|Thanks to the Two Writing Teachers for hosting the #sol17 writing challenge!|
I walked down the sidewalk with a purpose. After all, I was already technically late.
I zoomed past the frozen yogurt shop with its lime green chairs and array of flavors. Past the cute clothing boutique with floral dresses that practically beckoned me. Finally, I stopped, ducking into the doorway of a dimly-lit wine bar.
In the corner, I spied Liz and Dawn. I slid into the booth, glad to be somewhere I knew I would leave feeling energized, not drained. And then, we were three.
The door opened, and Gail bustled in, sleeping baby in tow. And then, we were four. The few. The proud. The faithful book club attendees.
The dark wood of the table contrasted with the shiny pages of the menu that the server plunked down in front of me. I flipped and pondered. What appetizer would best complement the heavy conversation that was sure to accompany the dark Southern Lit novel we had read this month (Joe by Larry Brown)? Would the server be able to recommend a wine that matched the preferences of the protagonist in the book, one with a bouquet of tobacco and banana moon pies that had a gritty finish?
I eyed him. The perfunctory way with which he took our orders made me decide not to risk the joke.
With the matter of food and libations taken care of, we leaned forward on our elbows and began to chat. Our conversation started like it always did: casual talk. We vented, we shared, we sympathized.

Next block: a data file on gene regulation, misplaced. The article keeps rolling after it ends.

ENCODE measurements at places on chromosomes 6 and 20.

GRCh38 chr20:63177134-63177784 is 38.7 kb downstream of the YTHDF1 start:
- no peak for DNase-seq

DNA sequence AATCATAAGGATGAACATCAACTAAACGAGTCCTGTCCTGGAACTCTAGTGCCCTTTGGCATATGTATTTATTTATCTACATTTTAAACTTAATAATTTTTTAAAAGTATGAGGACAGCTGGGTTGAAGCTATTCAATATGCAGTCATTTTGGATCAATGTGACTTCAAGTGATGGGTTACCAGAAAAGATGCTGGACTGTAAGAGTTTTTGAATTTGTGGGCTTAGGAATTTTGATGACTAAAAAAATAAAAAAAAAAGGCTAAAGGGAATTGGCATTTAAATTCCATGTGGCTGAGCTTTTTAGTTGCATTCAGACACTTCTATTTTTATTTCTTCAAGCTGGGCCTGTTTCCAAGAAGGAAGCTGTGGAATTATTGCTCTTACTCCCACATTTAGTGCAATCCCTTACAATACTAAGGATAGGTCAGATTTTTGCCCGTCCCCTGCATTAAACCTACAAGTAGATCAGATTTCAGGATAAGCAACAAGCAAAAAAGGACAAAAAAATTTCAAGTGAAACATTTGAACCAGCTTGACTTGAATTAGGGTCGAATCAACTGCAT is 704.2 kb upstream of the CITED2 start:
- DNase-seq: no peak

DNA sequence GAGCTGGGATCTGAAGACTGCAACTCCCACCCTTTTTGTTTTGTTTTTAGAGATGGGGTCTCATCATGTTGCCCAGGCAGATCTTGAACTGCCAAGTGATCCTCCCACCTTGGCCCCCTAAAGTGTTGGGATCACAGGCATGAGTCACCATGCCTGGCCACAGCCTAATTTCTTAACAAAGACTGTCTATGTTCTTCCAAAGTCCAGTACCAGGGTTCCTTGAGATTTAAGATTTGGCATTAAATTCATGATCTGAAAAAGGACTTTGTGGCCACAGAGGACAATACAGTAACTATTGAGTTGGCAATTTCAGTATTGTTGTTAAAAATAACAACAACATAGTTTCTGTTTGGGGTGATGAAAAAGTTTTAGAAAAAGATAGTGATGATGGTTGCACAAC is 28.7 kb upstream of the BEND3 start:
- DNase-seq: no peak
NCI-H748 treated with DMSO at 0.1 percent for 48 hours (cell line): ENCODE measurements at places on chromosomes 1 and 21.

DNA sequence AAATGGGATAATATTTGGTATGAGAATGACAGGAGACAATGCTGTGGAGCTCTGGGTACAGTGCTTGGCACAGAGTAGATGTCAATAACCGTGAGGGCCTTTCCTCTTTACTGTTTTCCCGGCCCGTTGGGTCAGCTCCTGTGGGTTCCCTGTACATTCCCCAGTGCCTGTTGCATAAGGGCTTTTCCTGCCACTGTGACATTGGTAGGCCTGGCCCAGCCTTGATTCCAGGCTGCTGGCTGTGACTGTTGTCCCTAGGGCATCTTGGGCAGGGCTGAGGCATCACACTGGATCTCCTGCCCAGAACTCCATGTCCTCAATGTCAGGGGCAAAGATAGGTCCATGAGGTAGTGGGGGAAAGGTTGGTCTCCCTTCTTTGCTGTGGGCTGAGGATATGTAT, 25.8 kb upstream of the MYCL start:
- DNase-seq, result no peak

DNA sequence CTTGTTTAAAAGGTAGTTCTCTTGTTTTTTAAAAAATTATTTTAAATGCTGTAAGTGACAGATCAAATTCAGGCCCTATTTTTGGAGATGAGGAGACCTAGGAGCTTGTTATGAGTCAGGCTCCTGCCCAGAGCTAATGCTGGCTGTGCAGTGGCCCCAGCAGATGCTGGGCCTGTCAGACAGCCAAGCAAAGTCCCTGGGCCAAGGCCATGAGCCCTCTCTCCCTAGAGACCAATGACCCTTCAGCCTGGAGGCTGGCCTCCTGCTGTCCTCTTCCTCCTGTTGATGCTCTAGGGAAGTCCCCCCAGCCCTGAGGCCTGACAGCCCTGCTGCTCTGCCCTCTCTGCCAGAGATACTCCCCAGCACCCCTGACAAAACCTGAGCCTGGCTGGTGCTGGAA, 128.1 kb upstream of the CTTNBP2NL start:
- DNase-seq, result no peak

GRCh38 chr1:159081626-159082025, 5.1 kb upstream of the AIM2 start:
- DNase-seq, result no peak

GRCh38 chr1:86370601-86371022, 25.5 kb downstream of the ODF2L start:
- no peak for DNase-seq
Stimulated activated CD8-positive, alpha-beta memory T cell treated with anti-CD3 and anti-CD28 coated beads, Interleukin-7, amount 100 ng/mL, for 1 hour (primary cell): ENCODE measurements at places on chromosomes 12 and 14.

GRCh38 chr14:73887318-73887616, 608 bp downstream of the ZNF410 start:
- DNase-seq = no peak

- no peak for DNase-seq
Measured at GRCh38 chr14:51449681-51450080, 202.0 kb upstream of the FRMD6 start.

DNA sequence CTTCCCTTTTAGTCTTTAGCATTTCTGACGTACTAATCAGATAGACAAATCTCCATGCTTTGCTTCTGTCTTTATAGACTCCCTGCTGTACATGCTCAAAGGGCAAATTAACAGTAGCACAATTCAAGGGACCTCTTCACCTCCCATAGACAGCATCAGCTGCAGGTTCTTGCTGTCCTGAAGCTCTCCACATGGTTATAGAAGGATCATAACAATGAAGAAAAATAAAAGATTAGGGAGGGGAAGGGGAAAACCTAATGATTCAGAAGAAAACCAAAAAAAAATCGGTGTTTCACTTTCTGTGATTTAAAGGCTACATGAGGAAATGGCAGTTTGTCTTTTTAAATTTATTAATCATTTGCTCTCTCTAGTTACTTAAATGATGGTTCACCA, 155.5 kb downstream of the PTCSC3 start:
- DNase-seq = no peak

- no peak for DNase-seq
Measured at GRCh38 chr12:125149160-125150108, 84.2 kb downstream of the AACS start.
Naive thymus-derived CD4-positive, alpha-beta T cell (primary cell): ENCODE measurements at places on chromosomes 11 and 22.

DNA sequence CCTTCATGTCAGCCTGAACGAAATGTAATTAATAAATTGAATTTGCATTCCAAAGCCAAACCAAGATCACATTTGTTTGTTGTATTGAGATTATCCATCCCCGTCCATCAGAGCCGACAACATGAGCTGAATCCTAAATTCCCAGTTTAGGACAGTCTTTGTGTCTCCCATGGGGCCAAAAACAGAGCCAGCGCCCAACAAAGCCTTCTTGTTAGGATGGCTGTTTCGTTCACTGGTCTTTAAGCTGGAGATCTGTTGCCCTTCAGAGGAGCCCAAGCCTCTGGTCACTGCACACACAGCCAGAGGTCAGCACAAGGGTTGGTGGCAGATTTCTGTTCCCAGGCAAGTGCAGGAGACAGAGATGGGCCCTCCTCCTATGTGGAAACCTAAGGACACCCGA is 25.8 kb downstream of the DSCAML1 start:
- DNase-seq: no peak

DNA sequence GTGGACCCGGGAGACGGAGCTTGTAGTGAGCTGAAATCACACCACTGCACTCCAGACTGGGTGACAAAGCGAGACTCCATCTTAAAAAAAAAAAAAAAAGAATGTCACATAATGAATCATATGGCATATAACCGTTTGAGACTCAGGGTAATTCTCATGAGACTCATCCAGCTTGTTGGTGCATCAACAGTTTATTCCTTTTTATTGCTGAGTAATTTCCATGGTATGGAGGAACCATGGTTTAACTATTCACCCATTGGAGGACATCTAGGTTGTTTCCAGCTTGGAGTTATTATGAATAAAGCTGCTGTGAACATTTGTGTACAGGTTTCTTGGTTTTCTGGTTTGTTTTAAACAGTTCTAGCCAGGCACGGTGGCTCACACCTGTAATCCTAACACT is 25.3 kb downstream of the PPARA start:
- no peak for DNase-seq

Our food arrived. We dug in, and our discussion turned towards the book. One thing I love about our book club is that we really do talk about the book, which I've learned is a rarity in some circles. Gail's eyes flashed as she described her anger at the book's ending. Dawn hypothesized about a character's motivation, and Liz shared her insights that, as usual, made me think deeper about the story. Our conversation vacillated from heavy analysis to light observations, from thoughtful wonderings to a hilarious conversation about the actor who best represented the protagonist in our mind's eyes (in case you were wondering, we decided on a combination between Dog the Bounty Hunter and Mickey Rooney post-face lift).
Sometimes, I just listened, happy to soak in the thoughtful commentary of my friends and relish the simple pleasure of a bite to eat and a book to discuss.
As with anything that's fun, time flew, and before I knew it, I had to leave. I waved goodbye to my friends and stepped back out onto the sidewalk and walked past the adorable boutique, past the frozen yogurt shop and to my car. As I started the engine, I realized that I was already looking forward to next month's meeting.